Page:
"The strengths of this course are its challenges, but the professor was available for help. Not much can be done for improvement," 

      "Dr. Marchand does an excellent job keeping the class involved while keeping a hardworking learning environment. His teaching style is excellent," and 

      "Very good teacher who really cares and will help in every way."

           In reflecting on his own teaching style, Marchand wrote, "I think the variety of teaching methods that I have learned along the way, including active and cooperative learning techniques, and an emphasis on interdisciplinary applications, have been beneficial to my students�.My teaching has always been predicated on active participation of my students. I am not one to sit and watch life pass me by, and I refuse to let my student do it in my classroom. My goal has always been to actively engage my students in the learning process. I continue to experiment with ways to do just that."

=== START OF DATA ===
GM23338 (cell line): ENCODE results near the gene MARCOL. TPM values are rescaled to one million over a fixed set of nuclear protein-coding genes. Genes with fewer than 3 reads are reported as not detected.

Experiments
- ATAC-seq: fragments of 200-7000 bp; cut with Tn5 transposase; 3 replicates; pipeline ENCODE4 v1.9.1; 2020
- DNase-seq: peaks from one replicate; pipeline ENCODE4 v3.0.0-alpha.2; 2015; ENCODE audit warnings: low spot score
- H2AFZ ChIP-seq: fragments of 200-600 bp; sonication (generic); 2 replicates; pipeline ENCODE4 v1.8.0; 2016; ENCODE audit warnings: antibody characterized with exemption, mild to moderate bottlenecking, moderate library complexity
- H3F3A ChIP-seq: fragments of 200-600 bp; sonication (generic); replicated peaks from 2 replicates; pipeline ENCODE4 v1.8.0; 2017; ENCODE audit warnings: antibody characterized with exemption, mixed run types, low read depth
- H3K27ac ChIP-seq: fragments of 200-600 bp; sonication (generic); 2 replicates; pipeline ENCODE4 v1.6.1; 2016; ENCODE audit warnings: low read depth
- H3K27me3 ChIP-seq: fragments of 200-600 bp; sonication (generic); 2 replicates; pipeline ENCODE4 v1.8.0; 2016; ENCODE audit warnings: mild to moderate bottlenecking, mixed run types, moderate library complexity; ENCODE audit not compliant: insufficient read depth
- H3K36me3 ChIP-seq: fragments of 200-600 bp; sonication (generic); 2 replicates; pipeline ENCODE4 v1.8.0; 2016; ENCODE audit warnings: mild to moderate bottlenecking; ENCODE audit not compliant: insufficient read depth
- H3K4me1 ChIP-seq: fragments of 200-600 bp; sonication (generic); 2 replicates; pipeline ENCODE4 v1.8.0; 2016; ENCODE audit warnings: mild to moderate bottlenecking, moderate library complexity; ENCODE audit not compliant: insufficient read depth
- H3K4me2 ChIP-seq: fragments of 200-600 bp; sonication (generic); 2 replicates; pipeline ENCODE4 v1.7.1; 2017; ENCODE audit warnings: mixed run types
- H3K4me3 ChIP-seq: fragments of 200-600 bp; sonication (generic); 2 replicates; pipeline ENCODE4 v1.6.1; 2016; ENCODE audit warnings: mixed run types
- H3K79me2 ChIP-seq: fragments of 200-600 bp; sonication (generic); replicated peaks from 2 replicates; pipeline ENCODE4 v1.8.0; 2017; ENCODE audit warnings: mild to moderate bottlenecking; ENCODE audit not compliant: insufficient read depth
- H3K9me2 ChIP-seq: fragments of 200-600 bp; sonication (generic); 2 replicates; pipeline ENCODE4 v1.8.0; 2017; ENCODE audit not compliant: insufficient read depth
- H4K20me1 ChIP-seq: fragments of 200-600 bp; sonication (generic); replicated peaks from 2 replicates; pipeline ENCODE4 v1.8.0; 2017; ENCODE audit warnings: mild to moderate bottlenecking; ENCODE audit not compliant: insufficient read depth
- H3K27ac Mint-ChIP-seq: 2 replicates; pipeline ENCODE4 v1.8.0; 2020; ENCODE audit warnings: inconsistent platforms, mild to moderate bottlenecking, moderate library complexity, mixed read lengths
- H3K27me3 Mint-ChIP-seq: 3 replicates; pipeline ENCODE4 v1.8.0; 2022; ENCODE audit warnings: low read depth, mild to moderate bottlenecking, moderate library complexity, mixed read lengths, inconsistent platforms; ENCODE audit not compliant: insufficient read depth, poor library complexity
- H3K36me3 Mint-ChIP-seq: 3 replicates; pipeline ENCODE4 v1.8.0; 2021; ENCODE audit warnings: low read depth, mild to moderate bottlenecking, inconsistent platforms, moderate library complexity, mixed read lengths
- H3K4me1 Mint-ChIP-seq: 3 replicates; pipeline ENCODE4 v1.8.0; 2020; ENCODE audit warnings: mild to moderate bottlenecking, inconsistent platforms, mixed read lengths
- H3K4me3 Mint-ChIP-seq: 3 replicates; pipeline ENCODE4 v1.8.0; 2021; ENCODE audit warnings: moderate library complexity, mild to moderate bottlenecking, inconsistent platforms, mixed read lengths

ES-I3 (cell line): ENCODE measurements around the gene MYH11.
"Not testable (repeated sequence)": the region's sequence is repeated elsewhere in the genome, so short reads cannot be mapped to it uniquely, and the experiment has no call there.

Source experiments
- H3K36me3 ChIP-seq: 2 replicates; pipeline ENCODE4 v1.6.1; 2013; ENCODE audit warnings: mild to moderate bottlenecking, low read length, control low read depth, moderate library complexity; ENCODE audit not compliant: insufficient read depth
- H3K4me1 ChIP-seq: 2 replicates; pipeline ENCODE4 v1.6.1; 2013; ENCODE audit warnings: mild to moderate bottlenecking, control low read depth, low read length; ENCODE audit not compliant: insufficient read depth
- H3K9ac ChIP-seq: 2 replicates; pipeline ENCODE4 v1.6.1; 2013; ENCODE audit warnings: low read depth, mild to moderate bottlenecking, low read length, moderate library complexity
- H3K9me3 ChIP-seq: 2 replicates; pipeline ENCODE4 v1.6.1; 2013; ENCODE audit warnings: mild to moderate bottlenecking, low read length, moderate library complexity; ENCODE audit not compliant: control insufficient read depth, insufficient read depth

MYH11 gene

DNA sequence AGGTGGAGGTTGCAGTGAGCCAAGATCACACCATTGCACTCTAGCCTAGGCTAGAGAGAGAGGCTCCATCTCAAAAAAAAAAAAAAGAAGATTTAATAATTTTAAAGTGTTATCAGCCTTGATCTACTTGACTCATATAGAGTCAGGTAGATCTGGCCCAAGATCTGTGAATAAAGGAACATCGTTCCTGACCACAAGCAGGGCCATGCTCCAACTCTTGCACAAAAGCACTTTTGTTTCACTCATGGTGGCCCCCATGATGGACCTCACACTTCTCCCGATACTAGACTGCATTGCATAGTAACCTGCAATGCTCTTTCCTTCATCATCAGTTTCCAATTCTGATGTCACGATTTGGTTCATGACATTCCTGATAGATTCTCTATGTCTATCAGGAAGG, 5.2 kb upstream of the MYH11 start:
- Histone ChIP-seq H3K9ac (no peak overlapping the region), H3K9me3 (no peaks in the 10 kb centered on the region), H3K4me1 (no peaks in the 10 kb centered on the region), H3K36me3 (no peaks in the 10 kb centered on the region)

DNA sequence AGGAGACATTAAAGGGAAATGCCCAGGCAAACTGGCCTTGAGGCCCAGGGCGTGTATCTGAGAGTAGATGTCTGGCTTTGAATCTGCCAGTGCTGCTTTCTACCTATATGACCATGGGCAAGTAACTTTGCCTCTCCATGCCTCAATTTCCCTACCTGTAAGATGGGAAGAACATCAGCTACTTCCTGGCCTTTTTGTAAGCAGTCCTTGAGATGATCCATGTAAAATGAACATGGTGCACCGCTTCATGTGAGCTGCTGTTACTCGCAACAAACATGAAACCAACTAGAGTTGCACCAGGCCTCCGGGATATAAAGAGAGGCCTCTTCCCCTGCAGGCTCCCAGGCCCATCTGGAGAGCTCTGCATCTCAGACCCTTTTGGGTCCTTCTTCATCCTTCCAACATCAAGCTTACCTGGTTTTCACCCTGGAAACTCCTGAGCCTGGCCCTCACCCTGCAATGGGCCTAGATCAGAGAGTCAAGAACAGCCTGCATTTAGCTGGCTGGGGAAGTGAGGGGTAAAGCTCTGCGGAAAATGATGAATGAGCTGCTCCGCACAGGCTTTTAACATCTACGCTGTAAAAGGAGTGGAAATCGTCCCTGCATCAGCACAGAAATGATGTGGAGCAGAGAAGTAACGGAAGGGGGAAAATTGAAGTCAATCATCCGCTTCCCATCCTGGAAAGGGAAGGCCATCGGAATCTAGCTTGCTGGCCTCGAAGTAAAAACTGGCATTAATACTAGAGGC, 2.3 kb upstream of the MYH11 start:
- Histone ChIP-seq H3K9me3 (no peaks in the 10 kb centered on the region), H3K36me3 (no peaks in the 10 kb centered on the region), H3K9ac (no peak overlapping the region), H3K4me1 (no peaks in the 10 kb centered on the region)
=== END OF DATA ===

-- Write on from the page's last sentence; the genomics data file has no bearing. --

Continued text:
Marchand has taught 17 different mathematics courses at SRU, including two he developed, "Mathematical Modeling" and "Introduction to Mathematical Software." Two of his students from the "Mathematical Modeling" class went on to compete at the International Mathematical Contest in Modeling and received meritorious raking -joining the top 13 percent in the world.